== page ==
It is early days as SITR has only been available to funders for 18 months. However there has been some interest and uptake with a few success stories.

Big Society Capital is working to grow the social investment market in the UK. Their Financial Relationships Director Evita Zanuso says:  “Since SITR was introduced, we’ve seen five deals and the launch of two funds, which is reasonable for a new scheme and a new type of investment. What is very interesting is the different types of investments that have been made, from loan notes to social impact bonds, and the range of different social issues that are being addressed, from tackling youth homelessness to reducing reoffending.”

To date there have been five projects funded through more than £500,000 worth of SITR investments.

A common criticism of SITR is that eligible social enterprises can only receive a maximum of £280,000 (€344,827) of funding over three years. The current limit means that the relief can be offered without the Government having to seek approval from the European Commission.

The Government indicated its intention to seek approval for a larger relief scheme which would allow social enterprises to raise up to £15m over three years.

“We believe that once the size limit is increased to £5m, so that it looks and feels like EIS, we’ll see an increase in the number as well as size of deals. With this increase, it’s conceivable that we can open up £0.5bn worth of funding over five years as predicted,” explained Zanusso.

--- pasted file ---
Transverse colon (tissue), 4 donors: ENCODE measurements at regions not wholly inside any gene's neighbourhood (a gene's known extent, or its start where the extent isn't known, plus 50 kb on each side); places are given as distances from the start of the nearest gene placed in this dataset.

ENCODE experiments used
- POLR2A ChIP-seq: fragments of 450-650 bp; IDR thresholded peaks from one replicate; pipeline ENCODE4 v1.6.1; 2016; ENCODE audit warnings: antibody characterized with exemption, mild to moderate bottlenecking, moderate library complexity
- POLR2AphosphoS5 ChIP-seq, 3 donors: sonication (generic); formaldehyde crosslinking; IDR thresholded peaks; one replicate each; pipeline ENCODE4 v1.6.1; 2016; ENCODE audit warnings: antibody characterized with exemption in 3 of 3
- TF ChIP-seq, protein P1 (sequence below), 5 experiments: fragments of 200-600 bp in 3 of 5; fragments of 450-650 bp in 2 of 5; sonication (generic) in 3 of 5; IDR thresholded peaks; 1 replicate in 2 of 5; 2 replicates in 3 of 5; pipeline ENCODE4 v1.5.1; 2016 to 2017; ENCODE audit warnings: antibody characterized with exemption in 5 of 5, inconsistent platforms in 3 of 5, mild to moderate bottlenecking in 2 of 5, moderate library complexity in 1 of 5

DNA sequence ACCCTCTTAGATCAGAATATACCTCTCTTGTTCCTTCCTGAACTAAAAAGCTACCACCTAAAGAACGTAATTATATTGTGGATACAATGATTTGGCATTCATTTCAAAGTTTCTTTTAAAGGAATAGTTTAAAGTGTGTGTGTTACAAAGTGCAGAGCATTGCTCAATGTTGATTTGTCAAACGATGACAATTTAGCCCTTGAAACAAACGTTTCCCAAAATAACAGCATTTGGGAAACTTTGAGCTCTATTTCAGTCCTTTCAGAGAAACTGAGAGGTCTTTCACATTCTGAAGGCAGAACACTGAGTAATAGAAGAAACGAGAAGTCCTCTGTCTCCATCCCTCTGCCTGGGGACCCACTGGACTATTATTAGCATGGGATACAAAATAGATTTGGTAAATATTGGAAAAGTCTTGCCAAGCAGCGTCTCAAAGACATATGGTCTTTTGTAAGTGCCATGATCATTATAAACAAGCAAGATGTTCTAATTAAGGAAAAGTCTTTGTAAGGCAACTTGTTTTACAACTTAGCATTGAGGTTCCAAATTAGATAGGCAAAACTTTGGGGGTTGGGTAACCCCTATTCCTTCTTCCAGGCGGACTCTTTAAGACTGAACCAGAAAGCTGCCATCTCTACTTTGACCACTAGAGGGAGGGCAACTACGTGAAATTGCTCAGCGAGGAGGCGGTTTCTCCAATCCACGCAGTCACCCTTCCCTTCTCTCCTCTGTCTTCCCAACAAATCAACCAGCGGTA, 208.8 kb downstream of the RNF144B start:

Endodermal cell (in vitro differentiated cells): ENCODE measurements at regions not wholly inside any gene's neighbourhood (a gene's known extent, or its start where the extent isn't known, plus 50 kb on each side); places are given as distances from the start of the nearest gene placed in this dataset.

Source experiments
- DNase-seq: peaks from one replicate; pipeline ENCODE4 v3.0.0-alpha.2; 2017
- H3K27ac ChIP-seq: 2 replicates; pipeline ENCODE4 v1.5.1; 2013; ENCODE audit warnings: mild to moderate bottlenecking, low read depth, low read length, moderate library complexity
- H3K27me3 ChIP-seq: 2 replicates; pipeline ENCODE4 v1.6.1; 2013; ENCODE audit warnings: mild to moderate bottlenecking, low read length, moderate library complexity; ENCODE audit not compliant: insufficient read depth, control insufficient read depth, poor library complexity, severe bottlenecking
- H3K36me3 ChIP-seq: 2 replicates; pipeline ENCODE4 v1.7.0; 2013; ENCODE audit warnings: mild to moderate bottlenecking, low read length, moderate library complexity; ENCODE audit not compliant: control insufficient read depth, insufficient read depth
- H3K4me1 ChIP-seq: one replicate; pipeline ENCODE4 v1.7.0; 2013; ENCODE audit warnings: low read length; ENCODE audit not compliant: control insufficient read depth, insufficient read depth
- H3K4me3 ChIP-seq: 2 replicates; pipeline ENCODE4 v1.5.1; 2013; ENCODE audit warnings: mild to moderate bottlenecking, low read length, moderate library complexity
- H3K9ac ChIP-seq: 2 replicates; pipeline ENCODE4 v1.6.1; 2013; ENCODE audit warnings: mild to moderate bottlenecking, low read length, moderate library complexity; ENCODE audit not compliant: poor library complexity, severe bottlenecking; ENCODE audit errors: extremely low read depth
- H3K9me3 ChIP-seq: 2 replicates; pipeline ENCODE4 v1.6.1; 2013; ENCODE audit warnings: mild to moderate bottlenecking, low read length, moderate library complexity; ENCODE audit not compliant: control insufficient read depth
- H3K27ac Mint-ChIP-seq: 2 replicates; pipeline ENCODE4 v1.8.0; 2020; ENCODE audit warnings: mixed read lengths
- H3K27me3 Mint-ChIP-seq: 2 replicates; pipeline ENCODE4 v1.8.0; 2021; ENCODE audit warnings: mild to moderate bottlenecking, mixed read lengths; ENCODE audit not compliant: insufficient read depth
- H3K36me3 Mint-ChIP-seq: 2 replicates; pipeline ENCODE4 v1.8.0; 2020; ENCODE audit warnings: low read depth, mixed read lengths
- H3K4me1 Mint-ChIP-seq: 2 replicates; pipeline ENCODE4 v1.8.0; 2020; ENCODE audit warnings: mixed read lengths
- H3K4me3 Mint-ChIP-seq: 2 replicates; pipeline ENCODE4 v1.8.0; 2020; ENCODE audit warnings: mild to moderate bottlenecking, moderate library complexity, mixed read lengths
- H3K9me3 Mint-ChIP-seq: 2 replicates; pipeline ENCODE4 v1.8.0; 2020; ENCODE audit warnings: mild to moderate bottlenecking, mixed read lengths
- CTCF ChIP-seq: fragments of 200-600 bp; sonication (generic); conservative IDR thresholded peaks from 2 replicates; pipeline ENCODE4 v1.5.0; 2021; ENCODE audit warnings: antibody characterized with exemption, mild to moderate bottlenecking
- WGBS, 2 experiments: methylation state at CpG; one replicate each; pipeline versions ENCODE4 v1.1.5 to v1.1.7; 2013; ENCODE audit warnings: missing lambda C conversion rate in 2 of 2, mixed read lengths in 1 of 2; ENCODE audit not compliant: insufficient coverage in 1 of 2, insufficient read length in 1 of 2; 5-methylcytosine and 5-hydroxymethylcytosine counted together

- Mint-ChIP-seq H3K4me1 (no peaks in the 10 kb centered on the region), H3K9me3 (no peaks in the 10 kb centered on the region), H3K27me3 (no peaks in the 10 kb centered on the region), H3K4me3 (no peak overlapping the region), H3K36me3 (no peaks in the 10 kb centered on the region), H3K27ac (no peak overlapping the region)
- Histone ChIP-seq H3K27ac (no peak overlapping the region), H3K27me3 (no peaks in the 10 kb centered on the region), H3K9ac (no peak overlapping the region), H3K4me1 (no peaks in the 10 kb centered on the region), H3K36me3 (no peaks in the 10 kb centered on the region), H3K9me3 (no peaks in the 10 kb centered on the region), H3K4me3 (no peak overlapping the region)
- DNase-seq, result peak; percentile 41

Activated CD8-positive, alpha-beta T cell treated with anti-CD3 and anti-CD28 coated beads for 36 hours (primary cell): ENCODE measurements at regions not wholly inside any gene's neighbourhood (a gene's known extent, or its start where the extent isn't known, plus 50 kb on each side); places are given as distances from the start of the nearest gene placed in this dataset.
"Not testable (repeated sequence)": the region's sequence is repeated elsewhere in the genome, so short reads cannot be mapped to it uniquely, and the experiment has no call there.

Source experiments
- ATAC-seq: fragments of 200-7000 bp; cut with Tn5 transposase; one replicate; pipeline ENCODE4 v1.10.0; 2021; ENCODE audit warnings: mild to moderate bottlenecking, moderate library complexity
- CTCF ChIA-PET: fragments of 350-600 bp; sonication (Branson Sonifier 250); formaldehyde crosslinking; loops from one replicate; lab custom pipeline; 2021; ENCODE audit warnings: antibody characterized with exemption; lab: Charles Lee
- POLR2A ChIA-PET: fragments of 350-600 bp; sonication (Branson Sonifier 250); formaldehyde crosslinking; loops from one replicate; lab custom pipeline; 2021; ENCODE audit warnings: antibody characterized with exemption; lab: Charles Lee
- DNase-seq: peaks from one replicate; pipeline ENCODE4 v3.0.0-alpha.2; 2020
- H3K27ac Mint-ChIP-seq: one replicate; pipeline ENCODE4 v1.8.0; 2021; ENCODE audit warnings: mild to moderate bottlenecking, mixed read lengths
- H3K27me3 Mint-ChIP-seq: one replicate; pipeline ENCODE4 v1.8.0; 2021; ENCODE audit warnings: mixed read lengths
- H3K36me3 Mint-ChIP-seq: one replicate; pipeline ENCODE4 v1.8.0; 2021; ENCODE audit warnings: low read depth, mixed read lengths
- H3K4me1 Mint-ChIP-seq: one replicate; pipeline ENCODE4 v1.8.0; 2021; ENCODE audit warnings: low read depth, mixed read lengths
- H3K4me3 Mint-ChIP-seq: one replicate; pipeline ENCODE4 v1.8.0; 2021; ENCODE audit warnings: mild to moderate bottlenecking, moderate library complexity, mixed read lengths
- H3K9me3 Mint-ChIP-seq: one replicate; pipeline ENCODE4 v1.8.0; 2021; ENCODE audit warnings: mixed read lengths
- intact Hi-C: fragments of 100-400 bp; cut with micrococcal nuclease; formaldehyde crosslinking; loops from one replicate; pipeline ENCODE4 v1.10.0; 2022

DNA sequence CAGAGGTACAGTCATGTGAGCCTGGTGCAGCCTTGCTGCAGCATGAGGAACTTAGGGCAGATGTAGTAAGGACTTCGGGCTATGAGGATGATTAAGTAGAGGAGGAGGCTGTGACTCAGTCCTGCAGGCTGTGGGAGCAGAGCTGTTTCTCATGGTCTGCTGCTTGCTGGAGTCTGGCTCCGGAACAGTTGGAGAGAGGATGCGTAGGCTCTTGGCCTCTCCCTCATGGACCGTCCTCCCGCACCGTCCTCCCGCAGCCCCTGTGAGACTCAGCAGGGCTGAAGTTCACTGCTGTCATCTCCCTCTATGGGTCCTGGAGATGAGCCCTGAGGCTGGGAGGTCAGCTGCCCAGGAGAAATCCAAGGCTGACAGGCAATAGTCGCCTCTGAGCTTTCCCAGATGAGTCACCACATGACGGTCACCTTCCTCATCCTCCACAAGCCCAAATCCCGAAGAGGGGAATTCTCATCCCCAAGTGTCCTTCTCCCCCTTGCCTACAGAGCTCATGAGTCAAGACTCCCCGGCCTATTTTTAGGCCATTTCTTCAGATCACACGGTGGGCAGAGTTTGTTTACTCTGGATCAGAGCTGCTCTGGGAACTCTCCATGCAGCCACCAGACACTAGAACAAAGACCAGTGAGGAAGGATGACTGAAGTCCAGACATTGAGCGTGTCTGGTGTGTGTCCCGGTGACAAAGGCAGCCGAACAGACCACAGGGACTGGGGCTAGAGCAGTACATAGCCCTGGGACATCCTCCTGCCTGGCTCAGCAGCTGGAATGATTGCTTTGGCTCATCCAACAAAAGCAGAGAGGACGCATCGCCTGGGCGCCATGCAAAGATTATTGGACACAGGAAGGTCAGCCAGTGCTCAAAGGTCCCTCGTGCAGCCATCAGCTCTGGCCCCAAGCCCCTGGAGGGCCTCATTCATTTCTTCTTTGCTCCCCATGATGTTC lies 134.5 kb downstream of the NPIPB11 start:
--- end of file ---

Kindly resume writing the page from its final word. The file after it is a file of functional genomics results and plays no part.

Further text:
“The potential removal of the EU cap on investments is going to be a game changer that would allow social enterprises to access all the capital they need and, in due course, help replicate this further. Europe remains a big issue following the recent general election and an impending in-out referendum, and this is an early test for the new government to see if they can make our relationship with Europe work better for Britain.” explained Daniel Brewer, Managing Director of Resonance who have established an ‘off the peg’ solution for SITR investors (see below).

SITR eligible funds:

Whilst donors can claim SITR on any qualifying investments to social enterprises there have been two SITR specific funds set up.

The two funds are:

Social Investment Scotland’s ‘Community Capital Fund’ (launched in May 2015) will provide organisations, based in Scotland, with more affordable investment capital to support their growth. SIS aims to attract £500,000 worth of investment from UK based investors which will then be used to support between five and 10 social enterprises. Investors will receive a pre-tax return of 1.5% as well as the 30% tax relief.

Resonance Bristol Social Investment Tax Relief Fund. Sponsored by UBS Wealth Management and developed and run by ‘impact investment specialists’ Resonance,  the fund aims to invest in about a dozen social enterprises in and around Bristol. Resonance has targeted a post-tax Internal Rate of Return of approximately 8% (overall rates may vary depending on individuals tax circumstances).  This fund is a pilot for Resonance, who plan to grow over £30m worth of SITR funds across the UK over the next 2-3 years. This expansion is dependent on the removal of the EU cap which would enable bigger donations and bigger funds.

Useful resources:

Social Investment Tax Relief: A brief guide – by Social Investment Scotland, Scott-Moncrieff & Morton Fraser

An essential guide to Social Investment Tax Relief – Big Society Capital

A Social Investment Fund for Bristol by Resonance

Social Investment Tax Relief – for investors  Gov.uk

Social Investment Tax Relief – Guidance Gov.uk

Community Investment Tax Relief guide Gov.uk